Published 31 Jan 2023

NHS trials AI technology offering same-day diagnosis of aggressive lung cancer which kills 35,000 Britons each year



The United Kingdom's National Health Service (NHS) is piloting an innovative Artificial Intelligence (AI) technology to expedite the diagnosis of aggressive lung cancer considerably. Developed by Indian tech company, the software promises same-day diagnosis—a leap from the current time frame, which can stretch to a week.
Lung cancer annually afflicts nearly 50,000 Britons and tragically takes more than 35,000 people's lives, making it the leading cause of cancer mortality in the UK. Early diagnosis is critical in treating this aggressive form of cancer, and using AI technology to expedite the process could save countless lives.
Pioneering AI technology in Lung Cancer Diagnosis
The technology works by immediately analyzing X-ray scans and alerting doctors of potentially worrisome signs. This immediate scrutiny could reduce the time for diagnosis from a week to the same day the scan is carried out. Early detection could be the difference between life and death in an aggressive illness like lung cancer.
The AI software is being introduced across Greater Manchester as part of an extensive pilot study led by British Covid vaccine firm AstraZeneca. This study involves over 250,000 participants over the next six months. If successful, doctors anticipate the system will be used across the entire NHS.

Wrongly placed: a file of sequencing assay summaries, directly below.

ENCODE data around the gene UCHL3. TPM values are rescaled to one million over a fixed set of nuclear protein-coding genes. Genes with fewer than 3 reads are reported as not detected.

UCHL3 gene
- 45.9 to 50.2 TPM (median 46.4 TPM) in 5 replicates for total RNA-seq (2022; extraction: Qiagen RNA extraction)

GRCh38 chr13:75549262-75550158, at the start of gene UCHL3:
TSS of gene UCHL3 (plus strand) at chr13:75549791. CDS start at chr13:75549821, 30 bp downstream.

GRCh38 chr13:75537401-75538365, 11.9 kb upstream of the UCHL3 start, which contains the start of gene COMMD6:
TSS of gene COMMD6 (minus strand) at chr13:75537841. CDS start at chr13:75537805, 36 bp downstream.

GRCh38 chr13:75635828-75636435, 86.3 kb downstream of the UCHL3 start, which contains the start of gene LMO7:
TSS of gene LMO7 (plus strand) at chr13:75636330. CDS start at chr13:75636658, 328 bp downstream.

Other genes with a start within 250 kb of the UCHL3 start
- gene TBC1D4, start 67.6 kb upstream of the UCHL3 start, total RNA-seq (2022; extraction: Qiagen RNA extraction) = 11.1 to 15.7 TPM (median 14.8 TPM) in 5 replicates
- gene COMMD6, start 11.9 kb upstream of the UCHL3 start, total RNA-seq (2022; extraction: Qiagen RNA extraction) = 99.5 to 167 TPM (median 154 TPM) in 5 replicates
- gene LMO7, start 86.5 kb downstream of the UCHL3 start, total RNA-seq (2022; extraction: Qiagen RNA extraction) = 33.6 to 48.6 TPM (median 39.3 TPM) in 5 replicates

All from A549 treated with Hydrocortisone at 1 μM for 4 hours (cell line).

Interestingly, AstraZeneca is the second Covid vaccine maker to pivot to artificial intelligence. Experts predict that all NHS doctors will soon be expected to incorporate such high-tech software into their work.
AI's Rising Role in Healthcare and its Future Implications
The software is a prioritizing tool, identifying X-rays with the most troubling signs of disease so that doctors can review them first. However, all scans will continue to be examined by healthcare professionals. This increases the efficiency of diagnosis and helps manage the immense pressure currently facing the health service.
"The software allows us to check the most worrying scans as a priority. You could get results the same day. Given the tremendous pressure on the health service, we must make these diagnoses quickly. Still, we only have finite resources," commented Professor Matt Evison, a consultant chest physician at the Greater Manchester Cancer Alliance.
The adoption of AI technology in healthcare has gained momentum recently. A few days ago, Covid vaccine developer BioNTech, which collaborated with pharmaceutical giant Pfizer, announced its acquisition of British AI company InstaDeep for £562 million. This acquisition is expected to expedite the process of developing drugs and vaccines.
As technology advances, experts believe AI will play a pivotal role in the NHS in the coming decade. According to Professor Nick Hawes, an AI expert at the University of Oxford, "Every NHS doctor will be trained to work with artificial intelligence shortly. Doctors can use it to decide which treatment works best for a newly diagnosed cancer patient or create a more effective 111-phone referral system. Artificial intelligence will never replace doctors, but it will be an accompanying tool that speeds up the medical process."
With the potential to save thousands of lives, the pilot study of's software is an essential milestone in the fight against lung cancer. It may herald a new era in the broader healthcare sector.

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